Prepared by Colleen Bromberger
Yenny Londoño, Consultor de Jovenes Desvinculados and former child soldier in the Revolutionary Armed Forces of Colombia (FARC-EP), addresses the Security Council meeting on Children and armed conflict, with a focus on protecting children today preventing conflicts tomorrow (UN Photo/Eskinder Debebe)
On 9 July 2018 the United Nations Security Council convened an open debate on the subject of children and armed conflict under the theme “Protecting children today prevents conflicts tomorrow”. The discussion, which featured over 90 speakers, focused on the importance of protecting children affected by armed conflict as a method to prevent conflicts and sustain peace. The participants also reviewed the most recent Secretary-General’s report on children and armed conflict (S/2018/465), reflecting on some of the findings. Resolution 2427 (2018) was also unanimously adopted in the beginning of the discussion. With only a few references to women and girls, the discussion failed to address the importance of gender mainstreaming and gender analysis in assessing the situation of children in armed conflict.
In his report, the Secretary-General notes an increase in the number of abductions, killings and recruitment of children by both government and non-state actors during armed conflict. This signals the inability of existing mechanisms to effectively prevent further crises. Resolution 2427 (2018), in this regard, notes the importance of the conflict prevention framework as fundamental to ending violations of children’s rights in the context of conflict, as well as encourages the mainstreaming of child protection during security sector reform, calls to compile guidance on children’s issues in peacebuilding processes, and stresses the importance of timely consideration of violations against children in reporting mechanisms.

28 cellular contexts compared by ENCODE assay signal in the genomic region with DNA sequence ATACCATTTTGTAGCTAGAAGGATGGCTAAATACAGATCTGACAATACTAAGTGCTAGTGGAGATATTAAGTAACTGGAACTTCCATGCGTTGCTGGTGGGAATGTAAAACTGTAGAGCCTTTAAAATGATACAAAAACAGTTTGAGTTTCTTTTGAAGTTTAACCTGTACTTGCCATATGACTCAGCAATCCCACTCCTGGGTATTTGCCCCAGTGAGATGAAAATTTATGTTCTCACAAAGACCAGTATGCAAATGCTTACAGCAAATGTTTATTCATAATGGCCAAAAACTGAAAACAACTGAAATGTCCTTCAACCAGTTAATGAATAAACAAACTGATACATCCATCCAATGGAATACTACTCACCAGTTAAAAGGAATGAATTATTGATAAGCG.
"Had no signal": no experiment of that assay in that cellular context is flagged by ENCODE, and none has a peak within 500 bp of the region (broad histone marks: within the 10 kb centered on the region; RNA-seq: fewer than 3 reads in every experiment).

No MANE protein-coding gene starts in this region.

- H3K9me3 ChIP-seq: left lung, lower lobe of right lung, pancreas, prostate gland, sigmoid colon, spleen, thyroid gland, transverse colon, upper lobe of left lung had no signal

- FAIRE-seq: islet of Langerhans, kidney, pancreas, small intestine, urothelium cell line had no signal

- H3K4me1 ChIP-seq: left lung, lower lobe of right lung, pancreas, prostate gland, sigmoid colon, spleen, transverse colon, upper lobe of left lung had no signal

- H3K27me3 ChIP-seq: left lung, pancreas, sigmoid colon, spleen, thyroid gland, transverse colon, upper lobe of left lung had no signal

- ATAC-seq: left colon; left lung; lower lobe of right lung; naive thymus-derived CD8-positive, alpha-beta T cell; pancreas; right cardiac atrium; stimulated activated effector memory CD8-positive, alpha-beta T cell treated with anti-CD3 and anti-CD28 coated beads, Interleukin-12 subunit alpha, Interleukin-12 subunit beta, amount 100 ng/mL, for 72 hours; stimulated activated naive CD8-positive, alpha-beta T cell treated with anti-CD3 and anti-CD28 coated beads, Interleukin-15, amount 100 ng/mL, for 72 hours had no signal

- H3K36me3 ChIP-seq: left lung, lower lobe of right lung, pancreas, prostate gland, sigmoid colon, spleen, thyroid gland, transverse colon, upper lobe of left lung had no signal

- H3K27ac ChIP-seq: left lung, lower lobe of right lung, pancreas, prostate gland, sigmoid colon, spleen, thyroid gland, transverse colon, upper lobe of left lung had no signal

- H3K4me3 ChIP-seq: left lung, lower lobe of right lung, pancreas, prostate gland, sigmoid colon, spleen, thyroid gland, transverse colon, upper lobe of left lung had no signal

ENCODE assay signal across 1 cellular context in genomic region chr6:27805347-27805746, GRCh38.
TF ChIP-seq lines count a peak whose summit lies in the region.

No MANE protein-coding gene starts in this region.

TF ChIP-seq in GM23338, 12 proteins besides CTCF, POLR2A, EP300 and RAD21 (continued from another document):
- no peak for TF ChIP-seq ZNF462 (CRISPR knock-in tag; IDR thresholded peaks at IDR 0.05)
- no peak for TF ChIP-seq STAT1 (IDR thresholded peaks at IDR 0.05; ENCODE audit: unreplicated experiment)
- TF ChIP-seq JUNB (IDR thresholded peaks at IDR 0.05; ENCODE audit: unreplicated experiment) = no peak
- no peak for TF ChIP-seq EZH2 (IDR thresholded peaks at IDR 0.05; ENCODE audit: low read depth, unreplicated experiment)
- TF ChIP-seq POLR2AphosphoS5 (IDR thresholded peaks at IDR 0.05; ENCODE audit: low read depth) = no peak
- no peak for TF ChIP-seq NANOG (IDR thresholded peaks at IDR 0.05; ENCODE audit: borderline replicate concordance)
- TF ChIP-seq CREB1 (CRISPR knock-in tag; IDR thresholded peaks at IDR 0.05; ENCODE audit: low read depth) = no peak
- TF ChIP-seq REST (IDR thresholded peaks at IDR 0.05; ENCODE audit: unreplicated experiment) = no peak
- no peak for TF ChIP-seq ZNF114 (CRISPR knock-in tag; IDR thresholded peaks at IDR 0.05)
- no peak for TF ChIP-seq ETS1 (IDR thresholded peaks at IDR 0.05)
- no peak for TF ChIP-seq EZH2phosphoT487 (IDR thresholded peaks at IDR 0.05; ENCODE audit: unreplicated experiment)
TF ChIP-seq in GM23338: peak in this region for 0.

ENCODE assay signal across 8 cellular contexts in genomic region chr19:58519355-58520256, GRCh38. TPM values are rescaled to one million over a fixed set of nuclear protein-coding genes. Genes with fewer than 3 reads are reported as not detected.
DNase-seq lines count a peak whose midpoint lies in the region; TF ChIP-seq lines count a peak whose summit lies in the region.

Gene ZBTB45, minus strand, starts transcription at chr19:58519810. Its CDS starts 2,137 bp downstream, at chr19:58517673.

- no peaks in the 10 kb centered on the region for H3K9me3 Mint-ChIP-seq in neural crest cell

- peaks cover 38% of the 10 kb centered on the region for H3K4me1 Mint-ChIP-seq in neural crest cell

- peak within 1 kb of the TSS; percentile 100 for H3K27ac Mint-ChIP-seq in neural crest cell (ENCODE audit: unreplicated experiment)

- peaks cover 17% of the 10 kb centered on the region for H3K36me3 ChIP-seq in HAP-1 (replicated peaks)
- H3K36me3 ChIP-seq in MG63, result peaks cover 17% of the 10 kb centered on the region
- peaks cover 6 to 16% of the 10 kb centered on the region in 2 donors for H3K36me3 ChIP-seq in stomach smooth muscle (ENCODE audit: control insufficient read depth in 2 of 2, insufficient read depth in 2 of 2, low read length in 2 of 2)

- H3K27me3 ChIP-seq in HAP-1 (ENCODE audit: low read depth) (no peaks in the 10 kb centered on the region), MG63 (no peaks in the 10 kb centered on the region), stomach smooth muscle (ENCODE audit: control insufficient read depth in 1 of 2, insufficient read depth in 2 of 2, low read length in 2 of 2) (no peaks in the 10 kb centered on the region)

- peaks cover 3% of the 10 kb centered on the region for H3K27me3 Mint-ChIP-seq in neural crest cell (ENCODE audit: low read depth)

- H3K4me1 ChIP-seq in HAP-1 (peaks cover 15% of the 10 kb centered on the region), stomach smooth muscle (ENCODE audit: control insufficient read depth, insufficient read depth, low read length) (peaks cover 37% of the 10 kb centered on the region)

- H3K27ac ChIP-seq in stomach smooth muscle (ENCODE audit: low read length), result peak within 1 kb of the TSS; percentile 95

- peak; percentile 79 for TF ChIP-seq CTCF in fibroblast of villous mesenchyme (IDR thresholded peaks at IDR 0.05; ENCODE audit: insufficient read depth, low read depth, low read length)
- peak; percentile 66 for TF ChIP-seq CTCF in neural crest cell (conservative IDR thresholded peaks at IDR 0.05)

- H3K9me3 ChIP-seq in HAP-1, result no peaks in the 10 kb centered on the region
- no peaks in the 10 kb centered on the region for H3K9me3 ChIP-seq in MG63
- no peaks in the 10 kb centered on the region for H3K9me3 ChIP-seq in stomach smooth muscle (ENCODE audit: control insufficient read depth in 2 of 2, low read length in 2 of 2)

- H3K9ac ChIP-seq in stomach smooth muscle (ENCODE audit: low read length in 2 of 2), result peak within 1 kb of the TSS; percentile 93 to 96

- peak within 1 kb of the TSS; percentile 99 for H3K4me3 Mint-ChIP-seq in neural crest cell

Civil society representative and former child soldier in the Revolutionary Armed Forces of Colombia (FARC-EP) Yenny Londoño stressed that basic rights and access to socio-economic opportunities must be guaranteed at the grassroots level in order to deter children from joining terrorist organisations, support resilience and ensure stability for future generations. Many representatives highlighted that the implementation of relevant international commitments, including the Vancouver Principles on Peacekeeping and the Prevention of the Recruitment and Use of Child Soldiers and the Safe Schools Declaration, can serve as an effective prevention mechanism by providing access to rights and resources and ensuring compliance with international humanitarian and human rights principles.